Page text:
First self-guided voyage
An unmanned vessel has successfully completed a complex inshore voyage in the US.
US company Leidos has announced that the prototype maritime autonomy system for its Anti-Submarine Warfare Continuous Trail Unmanned Vessel (ACTUV) has completed its first self-guided voyage between Gulfport and Pascagoula, Mississippi.
The prototype system was installed on a 42ft workboat that served as a surrogate vessel to test sensor, manoeuvring and mission functions of the prototype ACTUV vessel, which seeks to develop an independently deployed, unmanned naval vessel that would operate under sparse remote supervisory control and safely follow the collision avoidance 'rules of the sea' or 'COLREGS'.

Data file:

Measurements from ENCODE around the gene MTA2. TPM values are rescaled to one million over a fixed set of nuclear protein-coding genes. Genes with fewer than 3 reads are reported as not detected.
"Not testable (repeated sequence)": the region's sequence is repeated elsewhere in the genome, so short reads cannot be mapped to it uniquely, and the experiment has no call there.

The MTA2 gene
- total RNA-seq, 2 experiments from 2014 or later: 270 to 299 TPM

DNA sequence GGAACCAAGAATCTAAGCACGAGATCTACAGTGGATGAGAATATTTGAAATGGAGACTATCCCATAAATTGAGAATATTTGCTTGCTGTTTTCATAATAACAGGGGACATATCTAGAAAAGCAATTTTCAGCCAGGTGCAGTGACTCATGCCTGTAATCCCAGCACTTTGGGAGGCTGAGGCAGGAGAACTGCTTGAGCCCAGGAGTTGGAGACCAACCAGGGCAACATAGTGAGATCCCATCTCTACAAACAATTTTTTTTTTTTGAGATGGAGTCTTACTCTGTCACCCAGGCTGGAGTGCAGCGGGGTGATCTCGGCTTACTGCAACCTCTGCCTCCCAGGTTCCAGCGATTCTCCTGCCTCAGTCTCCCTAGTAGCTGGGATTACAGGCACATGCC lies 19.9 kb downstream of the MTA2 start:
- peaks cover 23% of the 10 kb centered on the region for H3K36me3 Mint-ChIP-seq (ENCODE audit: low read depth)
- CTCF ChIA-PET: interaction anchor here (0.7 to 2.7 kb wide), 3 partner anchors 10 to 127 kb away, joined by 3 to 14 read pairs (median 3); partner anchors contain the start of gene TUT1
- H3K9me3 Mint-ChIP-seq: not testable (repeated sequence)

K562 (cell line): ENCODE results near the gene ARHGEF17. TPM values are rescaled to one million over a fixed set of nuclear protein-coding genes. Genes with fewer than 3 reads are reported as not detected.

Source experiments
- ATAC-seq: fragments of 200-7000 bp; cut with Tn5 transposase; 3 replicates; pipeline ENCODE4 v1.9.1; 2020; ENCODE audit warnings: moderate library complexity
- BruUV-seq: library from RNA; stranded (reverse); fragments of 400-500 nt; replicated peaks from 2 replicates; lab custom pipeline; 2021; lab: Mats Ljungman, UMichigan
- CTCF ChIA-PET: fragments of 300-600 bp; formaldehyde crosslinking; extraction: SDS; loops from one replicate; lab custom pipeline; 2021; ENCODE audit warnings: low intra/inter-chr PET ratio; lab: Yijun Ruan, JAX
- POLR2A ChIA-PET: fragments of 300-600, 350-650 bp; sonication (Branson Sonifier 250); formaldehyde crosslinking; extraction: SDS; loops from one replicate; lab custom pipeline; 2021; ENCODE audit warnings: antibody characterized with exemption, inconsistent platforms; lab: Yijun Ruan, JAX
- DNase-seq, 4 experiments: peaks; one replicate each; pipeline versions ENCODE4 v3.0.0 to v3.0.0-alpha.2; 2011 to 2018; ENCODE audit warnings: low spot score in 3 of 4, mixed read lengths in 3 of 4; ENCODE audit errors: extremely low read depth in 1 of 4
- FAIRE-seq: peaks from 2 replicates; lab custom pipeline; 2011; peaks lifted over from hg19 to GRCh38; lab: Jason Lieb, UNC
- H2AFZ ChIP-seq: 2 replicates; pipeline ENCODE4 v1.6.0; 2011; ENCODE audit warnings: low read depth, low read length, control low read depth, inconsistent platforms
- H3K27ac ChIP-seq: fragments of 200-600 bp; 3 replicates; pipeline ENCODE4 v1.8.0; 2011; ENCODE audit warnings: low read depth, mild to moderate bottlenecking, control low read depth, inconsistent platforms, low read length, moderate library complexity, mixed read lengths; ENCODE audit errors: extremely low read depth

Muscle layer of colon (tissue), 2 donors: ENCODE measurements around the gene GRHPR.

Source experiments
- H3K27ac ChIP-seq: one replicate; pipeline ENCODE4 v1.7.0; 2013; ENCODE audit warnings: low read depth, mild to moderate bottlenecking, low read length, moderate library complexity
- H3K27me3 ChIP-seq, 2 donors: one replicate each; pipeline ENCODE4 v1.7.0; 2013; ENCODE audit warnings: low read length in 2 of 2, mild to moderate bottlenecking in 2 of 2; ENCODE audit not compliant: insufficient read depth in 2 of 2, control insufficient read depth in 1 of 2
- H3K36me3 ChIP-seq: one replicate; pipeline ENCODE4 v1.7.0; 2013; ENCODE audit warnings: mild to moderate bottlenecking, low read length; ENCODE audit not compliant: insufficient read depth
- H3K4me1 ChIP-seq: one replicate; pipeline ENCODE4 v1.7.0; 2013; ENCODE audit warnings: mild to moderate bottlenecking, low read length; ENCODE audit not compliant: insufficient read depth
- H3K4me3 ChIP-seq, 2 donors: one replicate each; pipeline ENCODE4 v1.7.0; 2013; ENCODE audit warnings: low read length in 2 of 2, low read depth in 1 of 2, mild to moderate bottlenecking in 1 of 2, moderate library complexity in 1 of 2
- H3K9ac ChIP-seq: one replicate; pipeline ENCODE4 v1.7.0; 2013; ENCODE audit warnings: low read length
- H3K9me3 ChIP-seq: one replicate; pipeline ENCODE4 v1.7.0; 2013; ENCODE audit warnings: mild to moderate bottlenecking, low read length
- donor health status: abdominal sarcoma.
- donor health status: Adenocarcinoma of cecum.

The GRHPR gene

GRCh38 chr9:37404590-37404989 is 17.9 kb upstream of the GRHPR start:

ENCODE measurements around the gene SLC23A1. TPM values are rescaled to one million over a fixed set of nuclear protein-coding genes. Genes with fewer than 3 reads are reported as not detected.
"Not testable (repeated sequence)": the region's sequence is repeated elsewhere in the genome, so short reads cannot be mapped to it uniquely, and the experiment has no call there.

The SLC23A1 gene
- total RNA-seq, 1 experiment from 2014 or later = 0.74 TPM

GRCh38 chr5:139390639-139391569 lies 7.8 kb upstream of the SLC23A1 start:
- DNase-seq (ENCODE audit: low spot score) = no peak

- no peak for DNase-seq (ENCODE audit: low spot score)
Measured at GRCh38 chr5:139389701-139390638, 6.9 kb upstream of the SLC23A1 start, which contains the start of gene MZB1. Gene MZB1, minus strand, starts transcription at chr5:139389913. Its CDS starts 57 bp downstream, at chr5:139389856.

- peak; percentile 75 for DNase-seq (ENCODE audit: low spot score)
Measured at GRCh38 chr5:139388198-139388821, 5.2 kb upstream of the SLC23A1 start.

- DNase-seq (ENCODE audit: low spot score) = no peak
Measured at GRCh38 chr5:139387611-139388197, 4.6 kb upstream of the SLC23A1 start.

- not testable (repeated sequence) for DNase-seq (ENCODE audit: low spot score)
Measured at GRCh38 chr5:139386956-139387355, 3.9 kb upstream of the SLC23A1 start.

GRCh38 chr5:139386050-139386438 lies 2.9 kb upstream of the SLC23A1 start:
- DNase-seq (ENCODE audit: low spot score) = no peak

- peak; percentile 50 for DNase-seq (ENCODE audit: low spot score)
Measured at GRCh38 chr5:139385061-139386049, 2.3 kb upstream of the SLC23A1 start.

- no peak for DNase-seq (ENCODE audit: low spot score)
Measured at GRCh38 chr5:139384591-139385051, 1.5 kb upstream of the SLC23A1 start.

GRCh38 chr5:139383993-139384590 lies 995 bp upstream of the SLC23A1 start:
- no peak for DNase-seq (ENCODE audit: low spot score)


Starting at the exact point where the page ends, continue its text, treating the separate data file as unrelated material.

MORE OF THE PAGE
Controlled only by the autonomy system, and with only a navigational chart of the area loaded into its memory and inputs from its commercial-off-the-shelf (COTS) radars, the surrogate vessel successfully sailed the complicated inshore environment of the Gulf Intracoastal Waterway.
During its 35NM voyage, the maritime autonomy system functioned as designed - the boat avoided all obstacles, buoys, land, shoal water and other vessels in the area - all without any pre-planned waypoints or human intervention.
The company is currently constructing 'Sea Hunter', the first ACTUV prototype vessel, which is scheduled for launch in late 2015 to begin testing in the Columbia River.
Details from Leidos below . .